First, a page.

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Title: Association between primary Sjögren’s syndrome and pregnancy complications: a systematic review and meta-analysis
Authors: Sikarin Upala
Wai Chung Yong
Anawin Sanguankeo
Columbia University, College of Physicians and Surgeons
Mahidol University
Keywords: Medicine
Issue Date: 1-Aug-2016
Citation: Clinical Rheumatology. Vol.35, No.8 (2016), 1949-1955
Abstract: © 2016, International League of Associations for Rheumatology (ILAR). Systemic autoimmune disorders may interfere with normal reproductive function resulting in negative outcome of pregnancy. Primary Sjögren’s syndrome (pSS) is a common rheumatic disease that mostly affects females. There are many reports that this condition may increase risk of pregnancy complications and fetal loss. However, data regarding these adverse outcomes are scarce and inconclusive. We performed a systematic review and meta-analysis of available articles that assess the association between pSS and adverse pregnancy outcome. We comprehensively searched the databases of MEDLINE and EMBASE from their dates of inception to March 2016 and reviewed papers with validity criteria. A random-effects model was used to evaluate pregnancy complications in patients with pSS and healthy controls. From 20 full-text articles, 7 studies involving 544 patients and 1586 pregnancies were included in the meta-analysis. Fetal complications included spontaneous abortion, stillbirth, neonatal deaths, and intrauterine growth retardation. Compared with healthy pregnancy, patients with pSS had significantly higher chance of neonatal deaths (pooled odds ratio (OR) = 1.77, 95 % confidence interval (CI) 1.28 to 1.46, p = 0.01). However, there were no significant associations between pSS and premature birth (OR = 2.10, 95 % CI 0.59–7.46, p = 0.25), spontaneous abortion (OR = 1.46, 95 % CI 0.72–2.93, p = 0.29), artificial abortion (OR = 1.12, 95 % CI 0.52–2.61, p = 0.71), or stillbirth (OR = 1.05, 95 % CI 0.38–2.97, p = 0.92). There is an increased risk of fetal loss in pregnant patients with pSS. The presented evidence further supports multidisciplinary care for these patients to prevent complications during pregnancy.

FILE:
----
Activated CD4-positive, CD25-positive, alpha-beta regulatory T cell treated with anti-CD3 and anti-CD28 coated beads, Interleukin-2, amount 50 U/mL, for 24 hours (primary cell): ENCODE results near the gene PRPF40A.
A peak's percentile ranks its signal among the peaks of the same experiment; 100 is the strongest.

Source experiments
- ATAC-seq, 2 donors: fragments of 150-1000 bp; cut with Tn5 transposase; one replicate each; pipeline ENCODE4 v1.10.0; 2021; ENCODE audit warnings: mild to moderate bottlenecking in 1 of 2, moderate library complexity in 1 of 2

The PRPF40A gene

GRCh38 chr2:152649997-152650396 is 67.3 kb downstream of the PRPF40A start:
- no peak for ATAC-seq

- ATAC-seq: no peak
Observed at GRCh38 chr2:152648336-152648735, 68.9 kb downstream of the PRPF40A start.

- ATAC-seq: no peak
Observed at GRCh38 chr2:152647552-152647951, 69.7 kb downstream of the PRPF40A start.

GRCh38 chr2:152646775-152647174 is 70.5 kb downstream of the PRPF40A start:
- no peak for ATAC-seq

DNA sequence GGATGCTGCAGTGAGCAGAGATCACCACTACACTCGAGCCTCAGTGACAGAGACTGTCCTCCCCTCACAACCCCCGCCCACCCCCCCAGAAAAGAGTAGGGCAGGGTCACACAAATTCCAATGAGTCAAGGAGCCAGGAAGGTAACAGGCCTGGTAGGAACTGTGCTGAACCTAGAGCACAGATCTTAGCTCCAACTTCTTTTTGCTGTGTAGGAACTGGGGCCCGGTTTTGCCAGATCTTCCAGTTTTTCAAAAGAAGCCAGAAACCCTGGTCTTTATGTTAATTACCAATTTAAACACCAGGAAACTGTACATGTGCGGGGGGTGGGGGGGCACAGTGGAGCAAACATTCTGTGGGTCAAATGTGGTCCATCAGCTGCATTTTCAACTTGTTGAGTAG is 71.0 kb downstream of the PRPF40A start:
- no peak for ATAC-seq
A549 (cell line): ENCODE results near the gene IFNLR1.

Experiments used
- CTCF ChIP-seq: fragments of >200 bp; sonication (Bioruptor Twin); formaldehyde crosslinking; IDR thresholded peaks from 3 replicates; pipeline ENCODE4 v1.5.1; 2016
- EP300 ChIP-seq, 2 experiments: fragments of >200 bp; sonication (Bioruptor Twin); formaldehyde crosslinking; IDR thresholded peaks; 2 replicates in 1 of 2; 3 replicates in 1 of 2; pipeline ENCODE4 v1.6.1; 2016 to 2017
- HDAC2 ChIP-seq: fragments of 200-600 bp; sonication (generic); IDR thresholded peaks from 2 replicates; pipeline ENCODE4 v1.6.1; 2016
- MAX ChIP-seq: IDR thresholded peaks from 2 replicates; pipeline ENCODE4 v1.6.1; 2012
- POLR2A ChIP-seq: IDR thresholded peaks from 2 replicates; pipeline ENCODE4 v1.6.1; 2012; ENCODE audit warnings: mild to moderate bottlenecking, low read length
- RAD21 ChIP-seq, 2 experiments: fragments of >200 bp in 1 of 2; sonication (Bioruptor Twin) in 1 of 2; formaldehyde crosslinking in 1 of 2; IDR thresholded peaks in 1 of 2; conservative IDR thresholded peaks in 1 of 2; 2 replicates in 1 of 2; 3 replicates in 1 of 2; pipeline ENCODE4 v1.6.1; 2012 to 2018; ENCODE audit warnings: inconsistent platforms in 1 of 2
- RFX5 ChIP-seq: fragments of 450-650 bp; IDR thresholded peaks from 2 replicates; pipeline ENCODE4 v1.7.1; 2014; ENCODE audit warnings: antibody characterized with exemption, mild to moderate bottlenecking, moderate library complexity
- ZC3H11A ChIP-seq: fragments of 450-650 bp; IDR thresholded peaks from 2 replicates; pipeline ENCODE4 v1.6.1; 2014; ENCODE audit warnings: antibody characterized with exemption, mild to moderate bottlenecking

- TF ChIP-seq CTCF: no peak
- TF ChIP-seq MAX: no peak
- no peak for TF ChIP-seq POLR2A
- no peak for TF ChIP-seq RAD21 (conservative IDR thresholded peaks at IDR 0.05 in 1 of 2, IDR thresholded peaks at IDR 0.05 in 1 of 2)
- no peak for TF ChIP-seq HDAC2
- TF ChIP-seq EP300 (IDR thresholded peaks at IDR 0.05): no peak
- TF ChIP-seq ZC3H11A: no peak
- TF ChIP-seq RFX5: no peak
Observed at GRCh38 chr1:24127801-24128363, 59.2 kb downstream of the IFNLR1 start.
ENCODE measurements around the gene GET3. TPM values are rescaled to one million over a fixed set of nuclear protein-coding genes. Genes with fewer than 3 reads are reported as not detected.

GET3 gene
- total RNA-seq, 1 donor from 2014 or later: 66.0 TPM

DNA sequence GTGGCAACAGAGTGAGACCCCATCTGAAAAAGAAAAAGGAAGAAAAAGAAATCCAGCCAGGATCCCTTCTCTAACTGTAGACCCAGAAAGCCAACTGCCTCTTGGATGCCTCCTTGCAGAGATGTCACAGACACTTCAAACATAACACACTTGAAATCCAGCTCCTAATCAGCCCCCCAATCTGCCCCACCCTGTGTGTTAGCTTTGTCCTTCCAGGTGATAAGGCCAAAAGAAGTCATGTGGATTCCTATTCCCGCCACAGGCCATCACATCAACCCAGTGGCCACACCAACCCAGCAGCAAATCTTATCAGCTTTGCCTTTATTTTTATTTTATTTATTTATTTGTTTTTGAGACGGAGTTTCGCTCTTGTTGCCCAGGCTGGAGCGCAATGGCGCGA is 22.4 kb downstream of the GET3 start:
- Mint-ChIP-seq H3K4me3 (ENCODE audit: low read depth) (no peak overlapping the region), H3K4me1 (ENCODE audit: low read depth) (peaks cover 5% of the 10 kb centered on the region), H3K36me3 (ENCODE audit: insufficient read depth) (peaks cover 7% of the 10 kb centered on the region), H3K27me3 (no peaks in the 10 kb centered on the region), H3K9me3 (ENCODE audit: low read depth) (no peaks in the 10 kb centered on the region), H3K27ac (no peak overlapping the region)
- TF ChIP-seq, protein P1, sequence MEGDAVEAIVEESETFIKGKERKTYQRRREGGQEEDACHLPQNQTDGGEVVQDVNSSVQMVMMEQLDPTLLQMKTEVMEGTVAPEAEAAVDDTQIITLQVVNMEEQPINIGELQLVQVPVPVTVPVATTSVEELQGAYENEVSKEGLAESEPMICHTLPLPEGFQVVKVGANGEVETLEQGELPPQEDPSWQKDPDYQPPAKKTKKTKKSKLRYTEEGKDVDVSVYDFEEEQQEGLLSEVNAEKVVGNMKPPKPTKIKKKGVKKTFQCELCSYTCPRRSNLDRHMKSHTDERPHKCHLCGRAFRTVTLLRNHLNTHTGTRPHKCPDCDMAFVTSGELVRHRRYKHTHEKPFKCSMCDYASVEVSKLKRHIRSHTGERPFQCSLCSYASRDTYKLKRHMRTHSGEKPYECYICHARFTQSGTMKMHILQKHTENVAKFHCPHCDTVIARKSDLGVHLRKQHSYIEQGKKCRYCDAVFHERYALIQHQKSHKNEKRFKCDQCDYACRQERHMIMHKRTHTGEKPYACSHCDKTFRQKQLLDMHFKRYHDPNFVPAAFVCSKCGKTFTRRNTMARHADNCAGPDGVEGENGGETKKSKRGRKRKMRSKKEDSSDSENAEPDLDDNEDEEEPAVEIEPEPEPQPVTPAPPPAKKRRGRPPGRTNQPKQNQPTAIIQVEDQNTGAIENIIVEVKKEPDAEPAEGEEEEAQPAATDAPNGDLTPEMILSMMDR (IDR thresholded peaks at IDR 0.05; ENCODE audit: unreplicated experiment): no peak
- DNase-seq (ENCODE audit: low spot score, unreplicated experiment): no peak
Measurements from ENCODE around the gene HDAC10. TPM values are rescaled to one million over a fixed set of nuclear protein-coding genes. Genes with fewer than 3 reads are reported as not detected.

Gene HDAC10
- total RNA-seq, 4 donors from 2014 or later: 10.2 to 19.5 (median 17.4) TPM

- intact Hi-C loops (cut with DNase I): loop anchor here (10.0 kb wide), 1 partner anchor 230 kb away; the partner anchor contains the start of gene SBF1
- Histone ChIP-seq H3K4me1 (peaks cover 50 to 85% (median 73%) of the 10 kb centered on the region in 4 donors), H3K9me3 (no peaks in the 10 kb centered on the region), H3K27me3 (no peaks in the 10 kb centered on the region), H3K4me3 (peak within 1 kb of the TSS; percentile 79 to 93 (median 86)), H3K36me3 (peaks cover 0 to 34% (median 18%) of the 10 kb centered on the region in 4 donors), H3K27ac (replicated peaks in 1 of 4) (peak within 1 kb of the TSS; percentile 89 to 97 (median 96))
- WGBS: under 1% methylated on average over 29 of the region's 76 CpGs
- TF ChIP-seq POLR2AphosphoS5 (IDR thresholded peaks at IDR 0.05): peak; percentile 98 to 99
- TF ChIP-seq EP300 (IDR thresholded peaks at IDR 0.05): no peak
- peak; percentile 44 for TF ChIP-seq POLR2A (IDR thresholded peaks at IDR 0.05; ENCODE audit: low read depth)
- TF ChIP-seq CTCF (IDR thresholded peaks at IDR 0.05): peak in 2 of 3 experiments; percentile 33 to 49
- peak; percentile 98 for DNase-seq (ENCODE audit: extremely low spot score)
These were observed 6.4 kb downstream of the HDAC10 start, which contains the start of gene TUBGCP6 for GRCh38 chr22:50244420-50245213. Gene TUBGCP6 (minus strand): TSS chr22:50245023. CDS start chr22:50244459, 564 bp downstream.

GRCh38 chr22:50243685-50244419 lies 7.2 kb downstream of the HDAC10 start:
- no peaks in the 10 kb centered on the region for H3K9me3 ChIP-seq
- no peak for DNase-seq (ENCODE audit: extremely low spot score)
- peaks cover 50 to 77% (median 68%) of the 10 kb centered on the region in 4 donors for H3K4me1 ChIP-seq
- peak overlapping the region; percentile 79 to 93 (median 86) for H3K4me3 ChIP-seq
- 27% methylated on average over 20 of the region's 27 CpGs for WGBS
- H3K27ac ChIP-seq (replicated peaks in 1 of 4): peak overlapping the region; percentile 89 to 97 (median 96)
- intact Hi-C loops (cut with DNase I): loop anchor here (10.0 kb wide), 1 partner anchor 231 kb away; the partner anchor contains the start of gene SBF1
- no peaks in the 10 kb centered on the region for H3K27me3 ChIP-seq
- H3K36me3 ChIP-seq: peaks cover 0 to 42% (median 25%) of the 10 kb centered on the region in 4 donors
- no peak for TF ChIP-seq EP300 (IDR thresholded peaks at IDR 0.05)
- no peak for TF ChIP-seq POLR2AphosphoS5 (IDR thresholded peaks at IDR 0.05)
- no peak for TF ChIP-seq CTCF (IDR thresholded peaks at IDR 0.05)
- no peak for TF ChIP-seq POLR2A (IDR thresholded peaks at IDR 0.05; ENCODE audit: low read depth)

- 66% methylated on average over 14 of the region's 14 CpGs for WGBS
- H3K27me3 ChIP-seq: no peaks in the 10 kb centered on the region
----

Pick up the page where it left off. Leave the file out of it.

ISSN: 14349949
Appears in Collections:Scopus 2016-2017

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